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Tracing the Ulster-Scots Imagination

Wesley Hutchinson, Professor Emeritus in Irish Studies at the Sorbonne Nouvelle, has produced the first substantial academic survey and analysis of writing in Ulster-Scots. Apparently aiming at readers both in and beyond Northern Ireland, he not only pays particular attention to the work of the last twenty-five years but also takes some account of the historical background and of earlier writing. He goes back as far as the seventeenth century, when large numbers of lowland Scots arrived and settled in north Down and east Antrim. More enthusiast than coldly dispassionate critic, he treats Ulster-Scots as a minority language, not just a dialect, and links it with minority languages and cultures in mountainous areas of Europe studied by geographers such as Yves Lacoste. He draws particular attention to Burns and Scottish ‘kailyard’ novelists such as J. M. Barrie as literary influences.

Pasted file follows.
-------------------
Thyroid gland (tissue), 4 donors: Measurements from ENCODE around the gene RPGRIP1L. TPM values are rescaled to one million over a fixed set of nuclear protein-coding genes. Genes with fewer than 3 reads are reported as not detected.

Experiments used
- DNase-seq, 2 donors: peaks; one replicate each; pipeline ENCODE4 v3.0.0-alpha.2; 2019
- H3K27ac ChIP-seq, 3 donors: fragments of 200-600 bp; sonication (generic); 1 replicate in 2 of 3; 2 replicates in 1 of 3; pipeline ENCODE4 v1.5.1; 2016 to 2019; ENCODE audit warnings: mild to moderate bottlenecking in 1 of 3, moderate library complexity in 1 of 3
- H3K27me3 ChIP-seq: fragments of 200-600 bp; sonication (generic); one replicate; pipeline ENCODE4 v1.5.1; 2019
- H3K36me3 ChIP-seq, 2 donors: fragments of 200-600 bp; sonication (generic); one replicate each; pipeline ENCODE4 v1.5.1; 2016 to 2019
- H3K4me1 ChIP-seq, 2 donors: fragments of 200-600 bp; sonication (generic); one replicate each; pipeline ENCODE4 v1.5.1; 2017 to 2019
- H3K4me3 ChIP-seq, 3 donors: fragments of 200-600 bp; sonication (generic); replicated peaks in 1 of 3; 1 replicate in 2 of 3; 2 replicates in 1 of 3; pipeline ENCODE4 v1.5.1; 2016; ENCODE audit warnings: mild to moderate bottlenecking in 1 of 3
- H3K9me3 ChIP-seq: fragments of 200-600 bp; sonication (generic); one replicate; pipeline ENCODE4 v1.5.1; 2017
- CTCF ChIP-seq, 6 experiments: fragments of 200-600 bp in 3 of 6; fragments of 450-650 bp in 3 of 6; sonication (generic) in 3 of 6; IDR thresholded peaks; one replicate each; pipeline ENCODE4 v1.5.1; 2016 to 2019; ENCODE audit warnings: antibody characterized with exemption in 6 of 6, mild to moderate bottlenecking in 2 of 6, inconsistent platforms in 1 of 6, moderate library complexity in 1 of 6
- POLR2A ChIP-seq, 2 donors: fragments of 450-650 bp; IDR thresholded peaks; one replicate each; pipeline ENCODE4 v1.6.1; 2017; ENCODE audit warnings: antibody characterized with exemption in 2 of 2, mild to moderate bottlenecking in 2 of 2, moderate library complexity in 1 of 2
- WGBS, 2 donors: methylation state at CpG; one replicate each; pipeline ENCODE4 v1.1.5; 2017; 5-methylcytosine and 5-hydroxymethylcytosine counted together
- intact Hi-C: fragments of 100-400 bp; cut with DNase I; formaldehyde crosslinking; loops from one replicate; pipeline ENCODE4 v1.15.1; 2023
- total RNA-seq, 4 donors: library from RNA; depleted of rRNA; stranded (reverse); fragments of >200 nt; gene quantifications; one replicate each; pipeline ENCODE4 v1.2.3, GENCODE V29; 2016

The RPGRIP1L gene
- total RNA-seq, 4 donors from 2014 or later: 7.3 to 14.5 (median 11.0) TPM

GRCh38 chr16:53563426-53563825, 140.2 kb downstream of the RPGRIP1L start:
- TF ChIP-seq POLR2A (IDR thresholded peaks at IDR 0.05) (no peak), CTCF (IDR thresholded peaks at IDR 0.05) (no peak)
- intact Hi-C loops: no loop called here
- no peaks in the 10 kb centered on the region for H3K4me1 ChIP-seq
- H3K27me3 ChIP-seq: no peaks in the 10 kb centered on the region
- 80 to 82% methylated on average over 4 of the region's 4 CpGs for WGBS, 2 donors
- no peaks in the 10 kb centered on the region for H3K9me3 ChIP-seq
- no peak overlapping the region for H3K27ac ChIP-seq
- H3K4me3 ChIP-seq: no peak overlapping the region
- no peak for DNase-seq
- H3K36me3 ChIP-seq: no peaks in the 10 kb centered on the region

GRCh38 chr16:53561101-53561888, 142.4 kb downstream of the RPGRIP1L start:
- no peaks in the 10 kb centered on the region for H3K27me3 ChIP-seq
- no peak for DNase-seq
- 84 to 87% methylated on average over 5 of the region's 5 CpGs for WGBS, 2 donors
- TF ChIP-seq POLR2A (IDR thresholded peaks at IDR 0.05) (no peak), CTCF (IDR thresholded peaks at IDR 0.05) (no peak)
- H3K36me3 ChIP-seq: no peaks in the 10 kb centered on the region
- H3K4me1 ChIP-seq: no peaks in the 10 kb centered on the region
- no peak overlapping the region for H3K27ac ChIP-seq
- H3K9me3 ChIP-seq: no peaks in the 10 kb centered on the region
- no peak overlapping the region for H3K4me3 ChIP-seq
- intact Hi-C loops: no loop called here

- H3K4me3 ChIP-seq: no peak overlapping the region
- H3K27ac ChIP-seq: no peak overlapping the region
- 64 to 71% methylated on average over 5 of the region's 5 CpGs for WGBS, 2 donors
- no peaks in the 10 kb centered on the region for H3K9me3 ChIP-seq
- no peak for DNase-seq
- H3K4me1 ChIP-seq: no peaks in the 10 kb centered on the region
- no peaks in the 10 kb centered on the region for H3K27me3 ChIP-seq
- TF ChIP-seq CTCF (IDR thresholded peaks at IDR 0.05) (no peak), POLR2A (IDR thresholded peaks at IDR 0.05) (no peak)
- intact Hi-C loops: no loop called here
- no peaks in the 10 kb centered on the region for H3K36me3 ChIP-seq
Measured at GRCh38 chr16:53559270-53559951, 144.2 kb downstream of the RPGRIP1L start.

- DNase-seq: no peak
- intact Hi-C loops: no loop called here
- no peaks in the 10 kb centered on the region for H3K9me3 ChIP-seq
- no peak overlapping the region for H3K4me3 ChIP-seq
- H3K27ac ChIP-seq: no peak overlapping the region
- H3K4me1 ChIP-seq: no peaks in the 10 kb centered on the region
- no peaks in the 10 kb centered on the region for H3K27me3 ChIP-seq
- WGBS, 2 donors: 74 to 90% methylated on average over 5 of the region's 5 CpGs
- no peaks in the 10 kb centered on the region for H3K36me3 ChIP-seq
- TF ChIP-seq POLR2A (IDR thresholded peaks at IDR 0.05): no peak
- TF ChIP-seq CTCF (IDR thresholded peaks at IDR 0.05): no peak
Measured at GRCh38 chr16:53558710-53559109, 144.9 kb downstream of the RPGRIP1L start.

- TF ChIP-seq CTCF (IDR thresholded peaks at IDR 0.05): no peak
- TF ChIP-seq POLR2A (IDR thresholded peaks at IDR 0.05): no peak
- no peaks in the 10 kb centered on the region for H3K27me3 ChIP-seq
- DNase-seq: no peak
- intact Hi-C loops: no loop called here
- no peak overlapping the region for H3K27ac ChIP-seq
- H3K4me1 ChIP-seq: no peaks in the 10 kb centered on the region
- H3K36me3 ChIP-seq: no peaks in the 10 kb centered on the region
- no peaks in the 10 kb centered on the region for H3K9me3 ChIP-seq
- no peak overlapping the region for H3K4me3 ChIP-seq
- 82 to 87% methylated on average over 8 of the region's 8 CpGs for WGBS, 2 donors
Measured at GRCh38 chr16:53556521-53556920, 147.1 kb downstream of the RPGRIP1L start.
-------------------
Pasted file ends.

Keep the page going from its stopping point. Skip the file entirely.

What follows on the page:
The main emphasis here is on the recent Ulster-Scots ‘revival’, manifest in increased popular and scholarly interest, with new Ulster-Scots verse and prose, not to mention plays for children. Hutchinson commends intriguing contributions from writers such as Willie Drennan, James Fenton, and Philip Robinson, all seeking to adapt traditional language and form to more-or-less contemporary experience. He shows how such ventures complement technical language-study and reprints of earlier writing by rhyming weavers, local ‘bards’, and story-tellers.


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